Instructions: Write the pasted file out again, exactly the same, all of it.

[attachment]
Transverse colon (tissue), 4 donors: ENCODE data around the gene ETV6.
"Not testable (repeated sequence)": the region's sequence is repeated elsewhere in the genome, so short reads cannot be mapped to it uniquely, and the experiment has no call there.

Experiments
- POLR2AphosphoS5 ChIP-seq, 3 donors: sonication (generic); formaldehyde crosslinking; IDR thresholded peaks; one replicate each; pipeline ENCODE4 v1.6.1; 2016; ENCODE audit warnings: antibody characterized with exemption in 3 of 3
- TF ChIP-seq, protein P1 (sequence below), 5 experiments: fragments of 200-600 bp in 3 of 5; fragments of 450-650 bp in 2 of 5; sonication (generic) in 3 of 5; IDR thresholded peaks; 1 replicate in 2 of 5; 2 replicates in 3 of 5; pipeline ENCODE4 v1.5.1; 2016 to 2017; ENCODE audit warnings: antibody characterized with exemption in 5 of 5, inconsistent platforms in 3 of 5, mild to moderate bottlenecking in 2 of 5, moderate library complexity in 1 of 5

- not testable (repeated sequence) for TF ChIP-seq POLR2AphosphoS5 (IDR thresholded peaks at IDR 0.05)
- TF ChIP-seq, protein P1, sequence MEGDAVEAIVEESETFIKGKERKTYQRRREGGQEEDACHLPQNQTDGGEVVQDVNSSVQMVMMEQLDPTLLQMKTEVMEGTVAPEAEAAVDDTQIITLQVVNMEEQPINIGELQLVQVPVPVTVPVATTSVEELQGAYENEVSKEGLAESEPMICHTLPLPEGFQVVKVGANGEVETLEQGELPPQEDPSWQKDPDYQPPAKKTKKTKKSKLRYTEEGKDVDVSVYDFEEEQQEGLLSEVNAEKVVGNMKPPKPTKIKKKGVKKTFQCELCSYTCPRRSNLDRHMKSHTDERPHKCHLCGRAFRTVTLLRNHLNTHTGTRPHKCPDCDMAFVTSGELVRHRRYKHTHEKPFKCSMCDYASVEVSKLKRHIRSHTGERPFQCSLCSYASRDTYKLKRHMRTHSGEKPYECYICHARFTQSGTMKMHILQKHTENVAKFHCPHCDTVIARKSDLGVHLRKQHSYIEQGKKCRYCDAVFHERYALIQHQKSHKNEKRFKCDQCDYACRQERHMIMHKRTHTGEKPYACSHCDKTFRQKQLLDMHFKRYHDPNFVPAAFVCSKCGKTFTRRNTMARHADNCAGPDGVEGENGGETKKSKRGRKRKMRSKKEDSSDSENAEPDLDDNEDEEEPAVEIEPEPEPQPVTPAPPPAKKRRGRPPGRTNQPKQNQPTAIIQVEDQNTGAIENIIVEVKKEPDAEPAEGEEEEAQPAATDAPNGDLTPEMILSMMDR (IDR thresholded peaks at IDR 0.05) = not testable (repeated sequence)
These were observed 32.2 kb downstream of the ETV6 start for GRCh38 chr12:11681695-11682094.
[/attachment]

Transverse colon (tissue), 4 donors: ENCODE data around the gene ETV6.
"Not testable (repeated sequence)": the region's sequence is repeated elsewhere in the genome, so short reads cannot be mapped to it uniquely, and the experiment has no call there.

Experiments
- POLR2AphosphoS5 ChIP-seq, 3 donors: sonication (generic); formaldehyde crosslinking; IDR thresholded peaks; one replicate each; pipeline ENCODE4 v1.6.1; 2016; ENCODE audit warnings: antibody characterized with exemption in 3 of 3
- TF ChIP-seq, protein P1 (sequence below), 5 experiments: fragments of 200-600 bp in 3 of 5; fragments of 450-650 bp in 2 of 5; sonication (generic) in 3 of 5; IDR thresholded peaks; 1 replicate in 2 of 5; 2 replicates in 3 of 5; pipeline ENCODE4 v1.5.1; 2016 to 2017; ENCODE audit warnings: antibody characterized with exemption in 5 of 5, inconsistent platforms in 3 of 5, mild to moderate bottlenecking in 2 of 5, moderate library complexity in 1 of 5

- not testable (repeated sequence) for TF ChIP-seq POLR2AphosphoS5 (IDR thresholded peaks at IDR 0.05)
- TF ChIP-seq, protein P1, sequence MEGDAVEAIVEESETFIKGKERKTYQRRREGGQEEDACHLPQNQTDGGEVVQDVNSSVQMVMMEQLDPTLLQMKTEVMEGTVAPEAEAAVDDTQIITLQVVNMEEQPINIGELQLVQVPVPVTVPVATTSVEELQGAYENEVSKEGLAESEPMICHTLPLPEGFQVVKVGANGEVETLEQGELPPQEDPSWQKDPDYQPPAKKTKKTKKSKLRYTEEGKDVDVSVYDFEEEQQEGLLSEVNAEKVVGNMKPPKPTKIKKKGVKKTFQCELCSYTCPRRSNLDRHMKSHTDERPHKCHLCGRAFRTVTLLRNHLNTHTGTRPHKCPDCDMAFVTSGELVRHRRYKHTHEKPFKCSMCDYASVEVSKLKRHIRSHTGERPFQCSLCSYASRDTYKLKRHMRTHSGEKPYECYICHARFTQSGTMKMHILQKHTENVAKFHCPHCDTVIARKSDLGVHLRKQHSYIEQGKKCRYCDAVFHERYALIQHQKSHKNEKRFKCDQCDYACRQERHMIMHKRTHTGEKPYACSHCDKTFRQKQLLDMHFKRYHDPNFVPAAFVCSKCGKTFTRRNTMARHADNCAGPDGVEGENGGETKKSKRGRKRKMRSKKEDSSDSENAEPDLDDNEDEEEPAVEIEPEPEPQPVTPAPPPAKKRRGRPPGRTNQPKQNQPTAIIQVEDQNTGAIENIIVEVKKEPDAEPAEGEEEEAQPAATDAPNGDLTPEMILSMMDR (IDR thresholded peaks at IDR 0.05) = not testable (repeated sequence)
These were observed 32.2 kb downstream of the ETV6 start for GRCh38 chr12:11681695-11682094.